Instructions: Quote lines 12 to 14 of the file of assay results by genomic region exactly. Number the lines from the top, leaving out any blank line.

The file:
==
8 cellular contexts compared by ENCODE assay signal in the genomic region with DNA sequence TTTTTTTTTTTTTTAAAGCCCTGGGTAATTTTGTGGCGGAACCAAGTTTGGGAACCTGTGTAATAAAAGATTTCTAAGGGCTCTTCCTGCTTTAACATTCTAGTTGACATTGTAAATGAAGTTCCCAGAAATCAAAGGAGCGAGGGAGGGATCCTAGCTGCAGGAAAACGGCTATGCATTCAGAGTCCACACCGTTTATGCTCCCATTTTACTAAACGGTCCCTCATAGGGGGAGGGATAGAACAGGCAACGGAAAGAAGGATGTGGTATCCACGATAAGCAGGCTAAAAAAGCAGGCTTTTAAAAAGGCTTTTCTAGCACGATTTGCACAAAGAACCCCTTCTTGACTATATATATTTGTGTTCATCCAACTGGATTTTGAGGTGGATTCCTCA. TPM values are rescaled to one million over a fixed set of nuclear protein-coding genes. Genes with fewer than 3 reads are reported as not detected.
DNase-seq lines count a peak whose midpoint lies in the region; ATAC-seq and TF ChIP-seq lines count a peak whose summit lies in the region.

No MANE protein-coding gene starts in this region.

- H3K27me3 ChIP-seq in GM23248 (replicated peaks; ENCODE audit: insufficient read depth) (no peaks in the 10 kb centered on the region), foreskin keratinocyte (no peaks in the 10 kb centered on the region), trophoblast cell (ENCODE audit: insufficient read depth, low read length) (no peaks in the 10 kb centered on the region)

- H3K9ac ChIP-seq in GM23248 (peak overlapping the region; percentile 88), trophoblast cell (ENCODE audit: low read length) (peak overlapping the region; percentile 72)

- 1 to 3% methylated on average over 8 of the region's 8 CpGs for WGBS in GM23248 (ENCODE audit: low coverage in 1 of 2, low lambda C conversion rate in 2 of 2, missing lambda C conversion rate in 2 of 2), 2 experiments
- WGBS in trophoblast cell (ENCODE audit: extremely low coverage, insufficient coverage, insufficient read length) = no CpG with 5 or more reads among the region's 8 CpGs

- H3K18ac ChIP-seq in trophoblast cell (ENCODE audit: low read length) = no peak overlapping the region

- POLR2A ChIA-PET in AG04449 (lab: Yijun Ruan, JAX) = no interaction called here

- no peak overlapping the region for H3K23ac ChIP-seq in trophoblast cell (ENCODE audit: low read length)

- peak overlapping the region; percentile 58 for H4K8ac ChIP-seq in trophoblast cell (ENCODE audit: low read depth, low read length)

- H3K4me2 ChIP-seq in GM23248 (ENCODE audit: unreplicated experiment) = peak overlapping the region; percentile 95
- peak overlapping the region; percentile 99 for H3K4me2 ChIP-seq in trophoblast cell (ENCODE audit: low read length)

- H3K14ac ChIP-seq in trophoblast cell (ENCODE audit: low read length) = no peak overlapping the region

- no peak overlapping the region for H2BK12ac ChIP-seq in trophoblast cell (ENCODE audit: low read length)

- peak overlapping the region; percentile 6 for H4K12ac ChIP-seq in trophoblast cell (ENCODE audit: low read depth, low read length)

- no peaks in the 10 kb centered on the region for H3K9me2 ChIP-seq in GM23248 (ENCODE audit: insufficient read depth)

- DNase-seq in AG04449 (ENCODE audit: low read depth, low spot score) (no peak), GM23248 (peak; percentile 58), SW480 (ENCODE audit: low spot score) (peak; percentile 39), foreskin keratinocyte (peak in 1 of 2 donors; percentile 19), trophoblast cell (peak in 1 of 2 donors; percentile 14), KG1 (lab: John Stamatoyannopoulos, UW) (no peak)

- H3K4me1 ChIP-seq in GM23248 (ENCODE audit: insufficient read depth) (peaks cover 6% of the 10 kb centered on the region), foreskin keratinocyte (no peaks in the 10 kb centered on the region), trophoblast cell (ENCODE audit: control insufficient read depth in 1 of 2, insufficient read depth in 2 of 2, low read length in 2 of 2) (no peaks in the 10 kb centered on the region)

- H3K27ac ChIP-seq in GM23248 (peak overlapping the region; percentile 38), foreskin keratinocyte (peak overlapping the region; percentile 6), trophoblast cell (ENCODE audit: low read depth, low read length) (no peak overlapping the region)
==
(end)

- H3K4me2 ChIP-seq in GM23248 (ENCODE audit: unreplicated experiment) = peak overlapping the region; percentile 95
- peak overlapping the region; percentile 99 for H3K4me2 ChIP-seq in trophoblast cell (ENCODE audit: low read length)

- H3K14ac ChIP-seq in trophoblast cell (ENCODE audit: low read length) = no peak overlapping the region